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Showing posts from June, 2016

The Centurion's Gay Lover?

Ian Paul goes into great detail debunking numerous myths and falsehoods surrounding the story of Jesus healing a Centurions servant in Luke 7:1-10/ Matt 8:5-13 and the way it is used in the church's debate around sexuality. Well worth a read.
The rhetorical move here, via the story in Luke 7, is that, far from the traditional reading of the NT where same-sex relations are rejected as incompatible with the kingdom, gay people don’t simply become acceptable in the kingdom; they become the archetypal members, in much the same way that Jesus holds children before the disciples as archetypes of kingdom membership. So rejecting this is not just a problem of rights; it is rejecting the central way that God pursues his kingdom purposes.

The Miracle of Thiselton's Theology

I now repent of all my unbelief and cynicism. If you need any further proof of supernatural intervention in human affairs it is this:

The man who required 1492 pages to write a commentary on 1 Corinthians.

Has managed to cover the entire Christian faith (and atheism!) in only 467 pages in his Systematic Theology.

Having read Thiselton on a few occasions I can relate to the reviewer who complained:
Thiselton tries to elucidate his subject using terms and concepts that are as difficult to understand as the original subject, if not more so. The chap is just too smart for most of us to follow and too hard working for most of us to keep up with. We rejoice if he has been triply blest now with the spiritual gift of brevity!

(seriously though, he is an amazing scholar and is always well worth reading)

12 Reasons for All Age Worship

I know 12 reasons sounds like a short sharp and succinct blog post, but it aint. Thaliakr will take you on a long and winding tour of the twelve reasons in the second longest blog post known to humankind. Still, there is lots of helpful reflection and practical suggestions in there.
Since my time as pastor of West Baptist (2008-2011), I’ve become a huge fan of all-age church, where everyone is all in together, and people of all ages are warmly invited to engage in what’s going on. I’m not talking about a place where the kids are allowed to be in the room but expected to be quiet and do colouring-in. At West Baptist, there’s no separate Sunday School, and everyone of every age is actively included and considered in how things are done, on Sundays and beyond. This system was already in place when I arrived. I was a bit sceptical at first, but now I reckon it’s fantastic – and truly possible for most communities.

Ben Myers Campaigns against Unnecessarily Slanted Words

This is funny, but also points to a genuine issue of modern communication: The felt need to ram home your point instead of trusting the reader to do the work of appropriating it for themselves.
The overuse of italics has, today, reached plague proportions. Writers sprinkle their sentences with italics merely because they would like you to notice these particular words. But if I am reading the sentence, how could I fail to notice those particular words? Why, author, do you need to give me such emphatic and overbearing guidance? I am already reading your sentence; I am already committed to it; I am already willing to hear what you have to say.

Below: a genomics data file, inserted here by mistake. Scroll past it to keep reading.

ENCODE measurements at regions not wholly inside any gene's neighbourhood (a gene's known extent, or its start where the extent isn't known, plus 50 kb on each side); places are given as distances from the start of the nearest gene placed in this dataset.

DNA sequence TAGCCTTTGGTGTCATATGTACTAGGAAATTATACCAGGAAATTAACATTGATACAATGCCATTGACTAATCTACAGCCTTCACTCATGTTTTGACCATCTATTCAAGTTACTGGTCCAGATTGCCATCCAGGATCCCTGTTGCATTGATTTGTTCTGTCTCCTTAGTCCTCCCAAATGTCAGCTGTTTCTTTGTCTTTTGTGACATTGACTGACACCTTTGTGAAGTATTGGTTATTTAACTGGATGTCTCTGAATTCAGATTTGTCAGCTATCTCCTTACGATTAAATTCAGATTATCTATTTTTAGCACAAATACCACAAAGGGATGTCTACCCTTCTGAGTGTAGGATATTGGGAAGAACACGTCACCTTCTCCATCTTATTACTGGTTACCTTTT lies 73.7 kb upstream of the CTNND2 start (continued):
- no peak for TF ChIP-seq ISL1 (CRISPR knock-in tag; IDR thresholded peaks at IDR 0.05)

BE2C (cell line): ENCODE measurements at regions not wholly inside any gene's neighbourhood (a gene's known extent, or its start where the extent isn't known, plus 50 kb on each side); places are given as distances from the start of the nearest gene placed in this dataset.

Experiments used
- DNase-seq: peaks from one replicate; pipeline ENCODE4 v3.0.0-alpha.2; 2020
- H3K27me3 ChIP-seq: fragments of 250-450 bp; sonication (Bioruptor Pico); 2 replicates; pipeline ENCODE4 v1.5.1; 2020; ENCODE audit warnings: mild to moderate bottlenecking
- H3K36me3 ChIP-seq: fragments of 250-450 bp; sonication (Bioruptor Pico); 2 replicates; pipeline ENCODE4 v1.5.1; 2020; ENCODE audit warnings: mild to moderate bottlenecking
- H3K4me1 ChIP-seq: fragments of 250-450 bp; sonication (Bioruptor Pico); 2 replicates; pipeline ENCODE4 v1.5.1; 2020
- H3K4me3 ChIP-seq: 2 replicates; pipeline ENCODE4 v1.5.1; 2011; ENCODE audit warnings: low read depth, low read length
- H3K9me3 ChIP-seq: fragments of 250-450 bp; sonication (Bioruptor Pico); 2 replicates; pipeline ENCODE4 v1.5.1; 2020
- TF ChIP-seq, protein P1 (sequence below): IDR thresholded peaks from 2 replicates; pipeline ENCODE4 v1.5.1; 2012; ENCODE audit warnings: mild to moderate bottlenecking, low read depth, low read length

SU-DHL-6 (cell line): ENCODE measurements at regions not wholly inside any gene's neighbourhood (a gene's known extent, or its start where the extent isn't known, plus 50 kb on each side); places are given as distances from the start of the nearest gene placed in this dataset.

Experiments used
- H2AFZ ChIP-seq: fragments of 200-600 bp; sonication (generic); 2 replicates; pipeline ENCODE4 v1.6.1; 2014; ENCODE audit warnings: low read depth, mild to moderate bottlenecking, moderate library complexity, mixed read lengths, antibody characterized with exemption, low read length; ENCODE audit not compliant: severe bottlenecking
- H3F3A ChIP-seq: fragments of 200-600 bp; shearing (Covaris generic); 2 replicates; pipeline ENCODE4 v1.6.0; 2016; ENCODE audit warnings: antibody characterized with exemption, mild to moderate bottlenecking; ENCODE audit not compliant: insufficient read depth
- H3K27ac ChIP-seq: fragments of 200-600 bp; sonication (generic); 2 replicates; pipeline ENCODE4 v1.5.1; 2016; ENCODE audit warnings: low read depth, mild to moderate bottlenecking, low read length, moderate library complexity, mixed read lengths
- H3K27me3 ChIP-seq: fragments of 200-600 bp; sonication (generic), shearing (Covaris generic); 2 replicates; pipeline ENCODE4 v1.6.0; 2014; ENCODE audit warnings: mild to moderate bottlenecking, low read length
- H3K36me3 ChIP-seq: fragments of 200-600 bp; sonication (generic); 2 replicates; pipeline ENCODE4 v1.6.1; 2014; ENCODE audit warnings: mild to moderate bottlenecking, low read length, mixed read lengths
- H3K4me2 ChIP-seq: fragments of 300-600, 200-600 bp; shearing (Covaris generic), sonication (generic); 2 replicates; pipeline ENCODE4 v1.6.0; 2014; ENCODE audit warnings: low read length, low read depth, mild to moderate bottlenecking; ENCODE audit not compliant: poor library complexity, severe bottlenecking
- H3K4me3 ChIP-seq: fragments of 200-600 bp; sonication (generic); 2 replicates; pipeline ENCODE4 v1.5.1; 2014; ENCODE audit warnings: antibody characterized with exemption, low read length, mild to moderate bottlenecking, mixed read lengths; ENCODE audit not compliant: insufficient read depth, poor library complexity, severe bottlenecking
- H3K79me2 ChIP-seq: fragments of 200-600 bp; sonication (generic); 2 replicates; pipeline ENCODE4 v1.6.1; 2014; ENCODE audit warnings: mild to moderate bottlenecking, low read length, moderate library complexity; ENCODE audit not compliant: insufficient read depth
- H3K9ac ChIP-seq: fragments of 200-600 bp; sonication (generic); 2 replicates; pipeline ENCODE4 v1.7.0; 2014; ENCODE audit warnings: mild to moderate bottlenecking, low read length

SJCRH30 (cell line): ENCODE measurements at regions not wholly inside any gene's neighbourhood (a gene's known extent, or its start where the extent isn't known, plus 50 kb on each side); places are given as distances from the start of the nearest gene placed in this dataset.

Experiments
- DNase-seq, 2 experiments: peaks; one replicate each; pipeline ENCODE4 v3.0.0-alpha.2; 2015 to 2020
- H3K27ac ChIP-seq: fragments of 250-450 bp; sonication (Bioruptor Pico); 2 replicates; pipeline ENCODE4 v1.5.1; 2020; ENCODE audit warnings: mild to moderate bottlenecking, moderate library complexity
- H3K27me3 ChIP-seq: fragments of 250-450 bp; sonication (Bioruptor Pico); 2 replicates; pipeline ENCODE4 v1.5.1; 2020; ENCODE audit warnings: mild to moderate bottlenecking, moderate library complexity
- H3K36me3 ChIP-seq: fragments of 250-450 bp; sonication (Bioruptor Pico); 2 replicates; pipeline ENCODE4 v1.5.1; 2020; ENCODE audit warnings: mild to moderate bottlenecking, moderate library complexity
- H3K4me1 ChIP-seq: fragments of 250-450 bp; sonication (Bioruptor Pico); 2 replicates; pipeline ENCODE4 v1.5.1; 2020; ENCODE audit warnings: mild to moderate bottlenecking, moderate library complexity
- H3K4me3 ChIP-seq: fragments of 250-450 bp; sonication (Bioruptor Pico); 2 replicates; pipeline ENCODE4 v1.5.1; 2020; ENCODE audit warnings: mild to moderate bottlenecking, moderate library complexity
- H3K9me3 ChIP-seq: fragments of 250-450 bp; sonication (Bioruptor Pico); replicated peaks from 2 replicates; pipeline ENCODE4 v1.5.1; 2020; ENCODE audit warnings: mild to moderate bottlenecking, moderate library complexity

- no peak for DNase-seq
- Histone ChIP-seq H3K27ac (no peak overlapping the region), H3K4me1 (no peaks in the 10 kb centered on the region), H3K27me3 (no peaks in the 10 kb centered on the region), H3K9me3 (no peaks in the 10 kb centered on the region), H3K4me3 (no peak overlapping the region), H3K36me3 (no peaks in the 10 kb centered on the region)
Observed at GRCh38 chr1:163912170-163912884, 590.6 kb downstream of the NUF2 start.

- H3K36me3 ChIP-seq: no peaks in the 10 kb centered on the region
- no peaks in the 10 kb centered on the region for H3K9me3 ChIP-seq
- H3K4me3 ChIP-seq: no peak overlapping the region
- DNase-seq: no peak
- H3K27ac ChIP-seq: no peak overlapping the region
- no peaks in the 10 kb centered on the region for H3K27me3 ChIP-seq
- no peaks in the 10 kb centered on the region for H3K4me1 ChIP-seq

What I Think About the Orlando Shooting

Sometimes being a Baptist pastor can be uncomfortable as people hear other Baptist pastors saying things in the media and wonder if that is what you think too. The Baptists are a very broad church with divergent beliefs and practices across the globe. So if you are concerned about what I might be thinking, here is what I do think. I'm not speaking for anyone else here.

1. Every person who was killed was a precious child of God made in God's image. Every death was a terrible tragedy and waste. Our world is terribly broken by sin and needs a saviour.

2. For whatever motive, and it seems complicated, the killer targeted these people because they were part of the LGBT community, this is therefore a hate crime against LGBT people as well as an act of terrorism. Those who try and downplay this are badly mistaken. Regardless of your beliefs on personal sexual morality we should all be saying: this was not acceptable, we love and accept LGBT people as part of our society, we must keep…

Using the Trinity to Keep Women in their Place

While there are some reasonable (if ultimately unconvincing to me) arguments for the complementarian position there is no excuse for the sort of mummery where one tries to argue such a position from the Trinity. This novel doctrine is known as Eternal Functional Subordination (EFS). It is, to coin a technical phrase, arse-backwards (and this goes for any other attempt to prescribe human activity based on what the Trinity is like). Don't miss Darren Sumner as he takes those turkeys to task:

The EFS mode of reasoning is what Barth decried as human projection misidentified with divine revelation. Ware takes a human cultural construct and, mistaking it for revelation, reads it upward into the life of God by means of an analogia entis. When he in turn derives from this divine relation a proscription for human gender relations, the circle is complete and the exercise in natural theology is made infinitely more egregious. Ware first reads the authority-submission structure from creatur…